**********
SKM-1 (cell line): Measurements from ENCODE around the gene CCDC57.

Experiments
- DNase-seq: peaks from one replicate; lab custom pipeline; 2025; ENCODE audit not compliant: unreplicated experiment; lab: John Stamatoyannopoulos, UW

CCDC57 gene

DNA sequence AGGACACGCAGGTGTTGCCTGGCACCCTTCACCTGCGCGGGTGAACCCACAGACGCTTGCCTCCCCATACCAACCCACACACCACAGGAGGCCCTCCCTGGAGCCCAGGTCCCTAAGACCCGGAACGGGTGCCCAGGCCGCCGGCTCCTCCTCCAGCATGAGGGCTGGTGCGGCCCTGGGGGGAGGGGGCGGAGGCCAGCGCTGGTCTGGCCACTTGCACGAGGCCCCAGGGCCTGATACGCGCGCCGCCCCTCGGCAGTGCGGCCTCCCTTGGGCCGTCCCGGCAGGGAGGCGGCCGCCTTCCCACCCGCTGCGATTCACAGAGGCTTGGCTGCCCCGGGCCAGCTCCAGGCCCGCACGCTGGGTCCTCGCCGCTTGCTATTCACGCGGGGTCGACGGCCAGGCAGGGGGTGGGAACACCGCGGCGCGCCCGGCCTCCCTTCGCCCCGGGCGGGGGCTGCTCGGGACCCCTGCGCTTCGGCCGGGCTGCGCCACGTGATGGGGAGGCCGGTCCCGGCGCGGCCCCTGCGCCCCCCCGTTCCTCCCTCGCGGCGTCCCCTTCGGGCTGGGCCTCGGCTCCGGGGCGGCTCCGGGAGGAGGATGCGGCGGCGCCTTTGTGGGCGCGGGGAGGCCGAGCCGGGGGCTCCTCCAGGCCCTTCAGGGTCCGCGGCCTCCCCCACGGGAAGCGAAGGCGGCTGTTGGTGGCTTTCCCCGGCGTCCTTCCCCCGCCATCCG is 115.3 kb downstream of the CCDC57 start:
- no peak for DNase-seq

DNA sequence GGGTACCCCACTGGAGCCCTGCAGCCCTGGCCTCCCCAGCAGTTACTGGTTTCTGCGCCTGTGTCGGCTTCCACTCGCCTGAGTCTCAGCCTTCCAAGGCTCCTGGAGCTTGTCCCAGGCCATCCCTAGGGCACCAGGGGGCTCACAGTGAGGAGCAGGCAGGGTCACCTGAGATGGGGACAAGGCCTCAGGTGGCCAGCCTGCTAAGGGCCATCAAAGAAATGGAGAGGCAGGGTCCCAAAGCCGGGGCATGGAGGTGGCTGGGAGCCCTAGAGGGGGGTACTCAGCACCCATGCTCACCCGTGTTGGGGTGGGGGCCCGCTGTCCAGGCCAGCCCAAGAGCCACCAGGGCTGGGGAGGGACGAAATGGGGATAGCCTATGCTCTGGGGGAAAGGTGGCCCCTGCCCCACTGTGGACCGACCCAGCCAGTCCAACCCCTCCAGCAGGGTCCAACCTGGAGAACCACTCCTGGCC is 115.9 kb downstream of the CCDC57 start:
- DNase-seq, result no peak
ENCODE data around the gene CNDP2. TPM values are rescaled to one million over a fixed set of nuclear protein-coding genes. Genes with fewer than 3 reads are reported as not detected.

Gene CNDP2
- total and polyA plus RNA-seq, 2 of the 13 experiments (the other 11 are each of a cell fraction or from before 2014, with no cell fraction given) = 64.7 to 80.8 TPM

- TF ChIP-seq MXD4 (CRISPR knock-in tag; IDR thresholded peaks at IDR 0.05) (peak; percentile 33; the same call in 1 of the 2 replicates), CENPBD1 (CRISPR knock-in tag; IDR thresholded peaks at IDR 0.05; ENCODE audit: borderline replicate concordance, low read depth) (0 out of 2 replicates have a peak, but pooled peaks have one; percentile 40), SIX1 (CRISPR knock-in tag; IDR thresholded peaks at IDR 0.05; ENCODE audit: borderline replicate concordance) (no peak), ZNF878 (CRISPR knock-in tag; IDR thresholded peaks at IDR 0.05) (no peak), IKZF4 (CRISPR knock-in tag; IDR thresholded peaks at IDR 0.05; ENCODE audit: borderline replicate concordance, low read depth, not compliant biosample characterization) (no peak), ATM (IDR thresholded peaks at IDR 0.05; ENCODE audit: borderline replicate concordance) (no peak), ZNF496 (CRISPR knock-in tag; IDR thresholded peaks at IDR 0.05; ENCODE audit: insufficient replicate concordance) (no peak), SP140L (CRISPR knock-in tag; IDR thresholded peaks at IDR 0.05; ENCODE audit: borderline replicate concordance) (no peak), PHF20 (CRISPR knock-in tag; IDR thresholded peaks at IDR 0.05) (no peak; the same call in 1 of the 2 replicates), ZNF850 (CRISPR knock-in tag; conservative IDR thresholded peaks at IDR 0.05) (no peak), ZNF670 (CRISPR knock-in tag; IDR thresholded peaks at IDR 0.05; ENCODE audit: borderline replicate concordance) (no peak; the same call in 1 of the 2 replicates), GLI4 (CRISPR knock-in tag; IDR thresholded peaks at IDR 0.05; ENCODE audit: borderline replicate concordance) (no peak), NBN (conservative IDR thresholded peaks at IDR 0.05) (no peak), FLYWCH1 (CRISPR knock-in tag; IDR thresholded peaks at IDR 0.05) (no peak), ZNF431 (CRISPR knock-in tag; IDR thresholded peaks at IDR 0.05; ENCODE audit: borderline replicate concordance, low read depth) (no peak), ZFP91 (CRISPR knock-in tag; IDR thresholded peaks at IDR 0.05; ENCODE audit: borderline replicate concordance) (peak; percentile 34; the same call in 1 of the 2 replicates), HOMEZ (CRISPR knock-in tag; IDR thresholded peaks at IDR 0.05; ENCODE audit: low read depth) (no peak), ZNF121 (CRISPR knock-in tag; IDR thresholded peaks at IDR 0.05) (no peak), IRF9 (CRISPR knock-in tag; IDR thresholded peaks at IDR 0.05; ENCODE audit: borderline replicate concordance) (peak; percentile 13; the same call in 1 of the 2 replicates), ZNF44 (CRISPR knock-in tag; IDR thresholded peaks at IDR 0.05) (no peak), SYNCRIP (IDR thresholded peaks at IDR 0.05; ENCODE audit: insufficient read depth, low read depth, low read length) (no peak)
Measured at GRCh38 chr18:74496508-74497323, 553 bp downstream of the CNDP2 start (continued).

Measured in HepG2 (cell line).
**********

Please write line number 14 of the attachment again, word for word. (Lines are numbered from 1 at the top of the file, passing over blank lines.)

Measured in HepG2 (cell line).